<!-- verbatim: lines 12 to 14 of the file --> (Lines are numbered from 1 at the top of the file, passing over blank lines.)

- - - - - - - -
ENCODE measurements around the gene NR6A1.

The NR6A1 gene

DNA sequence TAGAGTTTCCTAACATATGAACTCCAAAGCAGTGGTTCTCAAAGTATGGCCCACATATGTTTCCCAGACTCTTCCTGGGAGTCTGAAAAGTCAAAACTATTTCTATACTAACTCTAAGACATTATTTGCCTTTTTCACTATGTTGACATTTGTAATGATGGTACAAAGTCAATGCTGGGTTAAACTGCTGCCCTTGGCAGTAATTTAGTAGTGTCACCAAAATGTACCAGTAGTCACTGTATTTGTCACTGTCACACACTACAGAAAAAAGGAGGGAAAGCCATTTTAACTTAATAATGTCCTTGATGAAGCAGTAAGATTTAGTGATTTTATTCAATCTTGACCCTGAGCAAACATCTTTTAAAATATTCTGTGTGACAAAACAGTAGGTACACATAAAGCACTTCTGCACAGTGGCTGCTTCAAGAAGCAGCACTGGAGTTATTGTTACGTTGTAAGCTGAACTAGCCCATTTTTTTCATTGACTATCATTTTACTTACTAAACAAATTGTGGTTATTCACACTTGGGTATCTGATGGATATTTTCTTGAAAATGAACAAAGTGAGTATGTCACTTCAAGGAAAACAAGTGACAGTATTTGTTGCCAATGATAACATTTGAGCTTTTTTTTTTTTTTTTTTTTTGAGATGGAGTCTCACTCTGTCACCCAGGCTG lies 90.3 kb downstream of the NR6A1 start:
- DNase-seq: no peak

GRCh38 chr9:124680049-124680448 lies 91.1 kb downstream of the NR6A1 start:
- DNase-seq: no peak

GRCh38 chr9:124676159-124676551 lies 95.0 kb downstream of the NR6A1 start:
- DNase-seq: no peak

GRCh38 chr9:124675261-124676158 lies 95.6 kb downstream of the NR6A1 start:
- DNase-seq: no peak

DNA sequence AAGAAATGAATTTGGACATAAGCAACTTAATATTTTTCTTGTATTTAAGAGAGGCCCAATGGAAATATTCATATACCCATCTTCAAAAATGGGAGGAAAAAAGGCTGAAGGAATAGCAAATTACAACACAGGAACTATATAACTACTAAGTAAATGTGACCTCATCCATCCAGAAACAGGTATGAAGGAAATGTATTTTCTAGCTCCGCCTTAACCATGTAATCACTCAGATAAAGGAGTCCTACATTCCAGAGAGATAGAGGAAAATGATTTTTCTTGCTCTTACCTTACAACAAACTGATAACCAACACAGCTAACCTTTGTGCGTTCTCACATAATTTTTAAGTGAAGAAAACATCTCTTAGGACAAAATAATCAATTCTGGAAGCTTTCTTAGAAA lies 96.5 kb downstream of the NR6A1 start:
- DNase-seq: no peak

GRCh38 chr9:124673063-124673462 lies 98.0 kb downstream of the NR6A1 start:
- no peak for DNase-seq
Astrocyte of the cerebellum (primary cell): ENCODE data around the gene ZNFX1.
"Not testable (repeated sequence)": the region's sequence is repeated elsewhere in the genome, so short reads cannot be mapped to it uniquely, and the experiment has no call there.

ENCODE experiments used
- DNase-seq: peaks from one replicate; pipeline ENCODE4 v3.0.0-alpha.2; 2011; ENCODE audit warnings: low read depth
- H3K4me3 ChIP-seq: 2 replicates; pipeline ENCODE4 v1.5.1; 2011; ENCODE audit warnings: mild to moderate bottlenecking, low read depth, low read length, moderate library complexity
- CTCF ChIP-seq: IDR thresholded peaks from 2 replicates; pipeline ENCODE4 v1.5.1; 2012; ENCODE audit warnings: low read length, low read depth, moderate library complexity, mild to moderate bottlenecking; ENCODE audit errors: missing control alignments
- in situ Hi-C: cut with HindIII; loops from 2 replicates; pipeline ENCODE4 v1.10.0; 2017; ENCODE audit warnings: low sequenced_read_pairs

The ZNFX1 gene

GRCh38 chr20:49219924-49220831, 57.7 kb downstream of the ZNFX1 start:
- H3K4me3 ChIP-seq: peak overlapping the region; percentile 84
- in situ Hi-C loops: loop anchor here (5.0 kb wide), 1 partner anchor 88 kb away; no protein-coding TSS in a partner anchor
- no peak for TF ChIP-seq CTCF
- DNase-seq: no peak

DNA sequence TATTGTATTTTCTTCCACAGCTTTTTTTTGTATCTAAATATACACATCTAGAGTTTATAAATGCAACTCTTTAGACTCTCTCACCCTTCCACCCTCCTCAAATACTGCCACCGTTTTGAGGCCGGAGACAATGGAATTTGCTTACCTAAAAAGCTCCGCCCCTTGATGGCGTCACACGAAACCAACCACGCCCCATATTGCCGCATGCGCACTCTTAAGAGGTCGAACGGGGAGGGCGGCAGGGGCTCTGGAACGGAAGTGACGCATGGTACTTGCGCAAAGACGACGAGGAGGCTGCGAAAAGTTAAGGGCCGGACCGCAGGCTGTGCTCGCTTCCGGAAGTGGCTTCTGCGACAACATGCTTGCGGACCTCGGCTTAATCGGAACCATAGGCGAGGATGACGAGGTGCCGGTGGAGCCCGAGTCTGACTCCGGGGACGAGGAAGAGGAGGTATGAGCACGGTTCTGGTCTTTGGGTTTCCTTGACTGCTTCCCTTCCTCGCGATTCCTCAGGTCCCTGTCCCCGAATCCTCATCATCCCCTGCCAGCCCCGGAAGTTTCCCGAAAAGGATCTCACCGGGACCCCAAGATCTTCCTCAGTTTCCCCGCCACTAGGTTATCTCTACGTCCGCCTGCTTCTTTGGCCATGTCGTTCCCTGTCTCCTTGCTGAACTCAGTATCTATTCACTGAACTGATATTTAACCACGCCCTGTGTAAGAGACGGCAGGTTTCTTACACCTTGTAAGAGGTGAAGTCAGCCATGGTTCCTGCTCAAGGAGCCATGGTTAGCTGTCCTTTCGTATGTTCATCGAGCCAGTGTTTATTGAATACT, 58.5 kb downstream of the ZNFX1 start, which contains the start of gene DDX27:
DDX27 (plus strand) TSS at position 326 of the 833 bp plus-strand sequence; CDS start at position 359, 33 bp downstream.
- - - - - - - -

- DNase-seq: no peak

GRCh38 chr9:124673063-124673462 lies 98.0 kb downstream of the NR6A1 start:
- no peak for DNase-seq